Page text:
EU calls for tighter privacy rules for web communications

The new rules could impact the ability of web companies to generate advertising revenue

Online messaging platforms such as Gmail and WhatsApp may face stricter rules when it comes to tracking customer data, following a proposal made to the European Union on Tuesday.

Websites will be required by law to protect the confidentiality of users and their conversations, including a requirement to seek consent before tracking online activity in an effort to create personalised adverts.

This will significantly impact the activities of websites such as Gmail and Hotmail, which under the proposed rules would need to ask for consent before scanning user emails for use in targeted advertising, something they are currently able to do without consulting the customer.

By updating the current regulations, "all people and businesses in the EU will enjoy the same level of protection for their electronic communications", the proposal states.

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The changes would extend rules that currently only apply to telecommunications to web-based messaging services, closing a regulatory gap between traditional telecoms services and relatively newer players, such as Microsoft and Facebook.

As a result of standardised regulations, telecommunication services will be able to make use of tracking data, such as the location and duration of calls, to deliver new services and increase revenues, something they are currently banned from doing.

"Our proposals will deliver the trust in the Digital Single Market that people expect," said Andrus Ansip, vice president for the Digital Single Market. "I want to ensure confidentiality of electronic communications and privacy. Our draft ePrivacy Regulation strikes the right balance: it provides a high level of protection for consumers, while allowing businesses to innovate."

Additional proposed alterations to the current 'e-Privacy' law will force web browsers, at the point of installation, to ask users if they want websites to place cookies on their browser.

"The so called 'cookie provision', which has resulted in an overload of consent requests for internet users, will be streamlined," reads the proposal. "New rules will allow users to be more in control of their settings, providing an easy way to accept or refuse the tracking of cookies and other identifiers in case of privacy risks."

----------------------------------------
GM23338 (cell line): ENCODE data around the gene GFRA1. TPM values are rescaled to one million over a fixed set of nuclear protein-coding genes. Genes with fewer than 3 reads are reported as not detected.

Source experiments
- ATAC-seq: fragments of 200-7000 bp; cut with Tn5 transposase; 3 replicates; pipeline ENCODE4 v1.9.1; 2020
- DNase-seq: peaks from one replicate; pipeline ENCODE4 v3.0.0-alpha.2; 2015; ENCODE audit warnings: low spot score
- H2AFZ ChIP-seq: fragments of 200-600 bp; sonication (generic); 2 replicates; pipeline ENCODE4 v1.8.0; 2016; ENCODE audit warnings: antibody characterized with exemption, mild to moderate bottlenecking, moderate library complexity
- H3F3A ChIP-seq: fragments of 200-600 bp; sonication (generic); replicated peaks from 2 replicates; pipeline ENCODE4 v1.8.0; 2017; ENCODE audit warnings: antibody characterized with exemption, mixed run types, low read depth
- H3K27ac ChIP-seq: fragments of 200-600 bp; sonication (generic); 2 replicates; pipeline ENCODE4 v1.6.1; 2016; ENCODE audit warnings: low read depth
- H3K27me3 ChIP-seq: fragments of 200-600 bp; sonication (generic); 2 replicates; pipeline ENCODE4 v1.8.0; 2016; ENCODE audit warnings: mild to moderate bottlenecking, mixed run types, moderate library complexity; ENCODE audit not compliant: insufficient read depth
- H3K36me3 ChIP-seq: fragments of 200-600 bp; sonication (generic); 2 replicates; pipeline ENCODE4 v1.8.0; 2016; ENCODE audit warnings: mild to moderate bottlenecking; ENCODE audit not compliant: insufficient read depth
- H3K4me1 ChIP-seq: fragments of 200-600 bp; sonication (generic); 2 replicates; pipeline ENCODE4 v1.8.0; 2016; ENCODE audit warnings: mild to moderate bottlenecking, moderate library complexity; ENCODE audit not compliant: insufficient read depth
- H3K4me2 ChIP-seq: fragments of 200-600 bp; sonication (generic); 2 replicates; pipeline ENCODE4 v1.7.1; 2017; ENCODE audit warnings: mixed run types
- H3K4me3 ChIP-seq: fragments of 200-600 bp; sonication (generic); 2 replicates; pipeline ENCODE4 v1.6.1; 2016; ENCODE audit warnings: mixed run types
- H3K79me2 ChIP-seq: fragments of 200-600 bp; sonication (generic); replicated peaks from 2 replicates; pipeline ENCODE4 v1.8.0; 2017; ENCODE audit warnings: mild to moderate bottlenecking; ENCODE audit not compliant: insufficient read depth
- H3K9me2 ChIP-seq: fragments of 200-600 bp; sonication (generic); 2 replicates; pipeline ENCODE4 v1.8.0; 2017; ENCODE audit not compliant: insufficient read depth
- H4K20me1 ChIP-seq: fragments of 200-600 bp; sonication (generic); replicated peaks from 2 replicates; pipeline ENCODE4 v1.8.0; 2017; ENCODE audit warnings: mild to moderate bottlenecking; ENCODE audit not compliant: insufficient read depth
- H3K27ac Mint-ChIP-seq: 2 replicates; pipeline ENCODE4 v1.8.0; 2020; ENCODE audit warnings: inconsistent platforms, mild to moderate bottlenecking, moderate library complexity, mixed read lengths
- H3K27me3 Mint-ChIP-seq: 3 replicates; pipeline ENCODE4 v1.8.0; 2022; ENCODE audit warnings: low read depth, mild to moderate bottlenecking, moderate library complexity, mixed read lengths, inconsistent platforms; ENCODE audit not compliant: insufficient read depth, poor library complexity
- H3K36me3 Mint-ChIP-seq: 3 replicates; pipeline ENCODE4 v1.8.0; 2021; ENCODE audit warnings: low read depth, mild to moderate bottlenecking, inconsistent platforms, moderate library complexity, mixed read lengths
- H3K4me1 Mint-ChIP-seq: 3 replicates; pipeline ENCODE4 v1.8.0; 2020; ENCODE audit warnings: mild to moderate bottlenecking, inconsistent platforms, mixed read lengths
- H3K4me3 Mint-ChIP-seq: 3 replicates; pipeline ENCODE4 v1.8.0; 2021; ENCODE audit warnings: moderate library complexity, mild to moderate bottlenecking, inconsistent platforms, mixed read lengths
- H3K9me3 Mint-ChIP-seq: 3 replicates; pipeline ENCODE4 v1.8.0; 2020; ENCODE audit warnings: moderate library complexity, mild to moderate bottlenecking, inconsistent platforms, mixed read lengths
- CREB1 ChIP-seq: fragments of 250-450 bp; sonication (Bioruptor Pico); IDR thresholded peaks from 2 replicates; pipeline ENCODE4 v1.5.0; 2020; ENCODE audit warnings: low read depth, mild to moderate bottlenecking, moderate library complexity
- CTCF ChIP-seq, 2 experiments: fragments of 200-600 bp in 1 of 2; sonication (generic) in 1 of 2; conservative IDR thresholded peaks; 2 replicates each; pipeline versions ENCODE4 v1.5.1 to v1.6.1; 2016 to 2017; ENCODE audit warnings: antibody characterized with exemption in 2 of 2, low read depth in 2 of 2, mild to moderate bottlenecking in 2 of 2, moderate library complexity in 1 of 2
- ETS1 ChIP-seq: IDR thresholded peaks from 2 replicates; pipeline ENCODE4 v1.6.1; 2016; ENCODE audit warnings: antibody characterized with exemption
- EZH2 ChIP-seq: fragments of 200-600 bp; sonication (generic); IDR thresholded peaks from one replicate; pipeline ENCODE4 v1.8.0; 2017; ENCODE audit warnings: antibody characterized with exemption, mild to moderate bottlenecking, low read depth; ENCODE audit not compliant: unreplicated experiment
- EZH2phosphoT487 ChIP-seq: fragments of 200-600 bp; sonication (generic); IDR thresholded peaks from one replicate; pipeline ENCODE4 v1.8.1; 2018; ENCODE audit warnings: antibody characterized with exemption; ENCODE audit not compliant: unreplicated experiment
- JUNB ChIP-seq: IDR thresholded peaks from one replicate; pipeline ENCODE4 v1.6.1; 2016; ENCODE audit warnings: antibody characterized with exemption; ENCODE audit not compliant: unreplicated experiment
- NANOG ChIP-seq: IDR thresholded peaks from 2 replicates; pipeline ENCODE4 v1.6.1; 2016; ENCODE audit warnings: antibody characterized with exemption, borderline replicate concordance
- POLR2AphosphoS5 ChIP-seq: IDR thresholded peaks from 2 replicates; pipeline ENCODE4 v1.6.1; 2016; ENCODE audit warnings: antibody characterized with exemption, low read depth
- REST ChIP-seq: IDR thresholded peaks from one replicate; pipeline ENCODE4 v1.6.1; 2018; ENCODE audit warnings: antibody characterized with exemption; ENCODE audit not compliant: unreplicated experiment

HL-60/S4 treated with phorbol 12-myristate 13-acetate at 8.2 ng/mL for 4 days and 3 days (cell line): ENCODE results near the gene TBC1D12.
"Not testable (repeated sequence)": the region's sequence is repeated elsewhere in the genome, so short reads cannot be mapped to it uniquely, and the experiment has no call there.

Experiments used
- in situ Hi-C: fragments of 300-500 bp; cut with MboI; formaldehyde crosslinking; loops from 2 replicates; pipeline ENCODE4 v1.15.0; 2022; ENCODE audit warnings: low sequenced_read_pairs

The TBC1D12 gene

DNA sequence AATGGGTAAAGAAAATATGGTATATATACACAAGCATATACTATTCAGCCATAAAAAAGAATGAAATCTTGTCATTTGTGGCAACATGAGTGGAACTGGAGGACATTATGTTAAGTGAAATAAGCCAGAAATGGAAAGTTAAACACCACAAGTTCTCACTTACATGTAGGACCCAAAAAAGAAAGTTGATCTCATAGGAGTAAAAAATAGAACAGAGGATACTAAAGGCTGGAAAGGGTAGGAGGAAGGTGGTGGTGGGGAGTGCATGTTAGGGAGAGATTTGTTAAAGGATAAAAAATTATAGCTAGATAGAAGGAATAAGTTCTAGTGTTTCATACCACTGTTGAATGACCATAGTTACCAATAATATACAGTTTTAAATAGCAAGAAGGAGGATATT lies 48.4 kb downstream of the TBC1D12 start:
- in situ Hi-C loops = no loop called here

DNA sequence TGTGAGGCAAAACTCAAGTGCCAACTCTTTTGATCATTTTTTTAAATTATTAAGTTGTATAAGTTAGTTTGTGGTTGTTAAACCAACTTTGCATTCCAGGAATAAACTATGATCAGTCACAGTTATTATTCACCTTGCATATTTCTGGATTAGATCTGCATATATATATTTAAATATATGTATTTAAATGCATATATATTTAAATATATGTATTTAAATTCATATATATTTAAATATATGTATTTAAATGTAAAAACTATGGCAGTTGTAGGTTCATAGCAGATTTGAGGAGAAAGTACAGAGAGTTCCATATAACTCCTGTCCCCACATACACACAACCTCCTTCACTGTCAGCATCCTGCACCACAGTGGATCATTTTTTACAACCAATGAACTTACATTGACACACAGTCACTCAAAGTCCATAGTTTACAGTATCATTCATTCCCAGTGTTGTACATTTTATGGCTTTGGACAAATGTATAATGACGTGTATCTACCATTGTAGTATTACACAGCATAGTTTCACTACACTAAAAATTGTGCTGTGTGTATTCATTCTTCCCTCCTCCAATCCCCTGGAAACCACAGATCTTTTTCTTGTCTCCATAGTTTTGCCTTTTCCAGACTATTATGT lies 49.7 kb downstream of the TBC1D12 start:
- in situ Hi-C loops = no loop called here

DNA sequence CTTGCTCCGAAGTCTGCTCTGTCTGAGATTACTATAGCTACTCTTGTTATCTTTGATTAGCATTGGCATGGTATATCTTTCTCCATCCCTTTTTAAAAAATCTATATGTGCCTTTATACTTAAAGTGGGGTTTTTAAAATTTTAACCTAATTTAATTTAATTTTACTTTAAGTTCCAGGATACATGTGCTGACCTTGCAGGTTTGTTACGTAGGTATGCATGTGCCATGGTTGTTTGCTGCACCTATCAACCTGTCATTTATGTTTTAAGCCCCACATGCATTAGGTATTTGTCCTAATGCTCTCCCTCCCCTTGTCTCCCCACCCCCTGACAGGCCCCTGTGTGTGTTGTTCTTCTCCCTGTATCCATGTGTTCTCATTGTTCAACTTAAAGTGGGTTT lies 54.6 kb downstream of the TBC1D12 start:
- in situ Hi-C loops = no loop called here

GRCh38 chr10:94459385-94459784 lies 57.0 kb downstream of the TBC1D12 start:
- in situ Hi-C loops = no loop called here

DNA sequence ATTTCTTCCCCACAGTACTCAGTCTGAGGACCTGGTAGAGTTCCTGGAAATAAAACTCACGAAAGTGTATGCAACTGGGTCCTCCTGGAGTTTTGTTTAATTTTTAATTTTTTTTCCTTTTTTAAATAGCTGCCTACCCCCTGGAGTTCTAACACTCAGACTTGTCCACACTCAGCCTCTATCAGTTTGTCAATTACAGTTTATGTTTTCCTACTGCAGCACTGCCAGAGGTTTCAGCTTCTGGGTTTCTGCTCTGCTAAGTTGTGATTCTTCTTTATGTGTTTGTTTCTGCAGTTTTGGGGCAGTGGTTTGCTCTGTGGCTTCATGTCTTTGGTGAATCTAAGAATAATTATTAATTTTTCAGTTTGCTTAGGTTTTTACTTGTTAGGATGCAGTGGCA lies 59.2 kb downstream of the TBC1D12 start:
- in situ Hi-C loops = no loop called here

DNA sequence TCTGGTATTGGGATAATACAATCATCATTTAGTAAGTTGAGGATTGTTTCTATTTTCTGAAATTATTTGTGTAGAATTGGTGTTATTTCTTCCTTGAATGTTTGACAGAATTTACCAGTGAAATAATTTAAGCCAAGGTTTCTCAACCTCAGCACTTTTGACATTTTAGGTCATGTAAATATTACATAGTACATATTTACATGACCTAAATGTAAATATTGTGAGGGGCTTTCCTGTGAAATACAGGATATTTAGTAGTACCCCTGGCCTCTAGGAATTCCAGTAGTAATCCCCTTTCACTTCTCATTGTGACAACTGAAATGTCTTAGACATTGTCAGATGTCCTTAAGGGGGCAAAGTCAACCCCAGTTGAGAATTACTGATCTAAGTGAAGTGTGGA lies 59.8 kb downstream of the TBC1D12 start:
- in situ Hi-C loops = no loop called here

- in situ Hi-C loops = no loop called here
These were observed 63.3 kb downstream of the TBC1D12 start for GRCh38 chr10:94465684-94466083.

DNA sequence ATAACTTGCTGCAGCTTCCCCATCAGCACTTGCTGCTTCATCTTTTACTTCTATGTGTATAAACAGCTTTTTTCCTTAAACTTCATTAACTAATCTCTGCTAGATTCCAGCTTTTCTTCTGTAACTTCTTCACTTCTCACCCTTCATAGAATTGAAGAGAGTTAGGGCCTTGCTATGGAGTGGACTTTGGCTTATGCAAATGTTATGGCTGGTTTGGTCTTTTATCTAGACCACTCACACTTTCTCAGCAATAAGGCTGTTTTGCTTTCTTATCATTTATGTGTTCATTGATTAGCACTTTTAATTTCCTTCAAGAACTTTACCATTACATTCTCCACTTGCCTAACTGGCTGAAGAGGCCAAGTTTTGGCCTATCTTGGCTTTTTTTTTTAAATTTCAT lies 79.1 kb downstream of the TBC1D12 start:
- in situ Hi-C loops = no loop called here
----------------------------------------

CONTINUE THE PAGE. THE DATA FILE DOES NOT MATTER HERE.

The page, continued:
Internet users will be used to websites requesting their consent to the use of cookies that allow advertisers to track activity, including where users have logged in from. However, cookies that are required to run for the purpose of user experience, such as an online shopping cart, will no longer require consent from the user.

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Spam electronic communications will also be banned, and marketing calls will be required to show their phone number or an easily identifiable prefix so users are aware of its purpose.

Failure to abide by the new regulations would lead to a fine of up to 4% of a company's global turnover, inline with the General Data Protection Regulation (GDPR) to be applied in 2018.

Online advertisers have warned that overly strict regulation will harm revenue and diminish the ability for many websites to offer free content.

"It will particularly hit those companies that find it most difficult to talk directly to end users and what I mean by that is tech companies that operate in the background and sort of facilitate the buying and selling of advertising, rather than the ones that the user directly engages with," said Yves Schwarzbart, head of policy and regulatory affairs at the Internet Advertising Bureau (IAB), speaking to Reuters.

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IT Pro has approached Google and Facebook for their responses to the proposed rule changes, but has yet to receive a reply.

Before becoming law, the proposal will first require approval from the European Parliament and member states, before seeking adoption by the 25 May 2018 alongside the already ratified General Data Protection Regulation.

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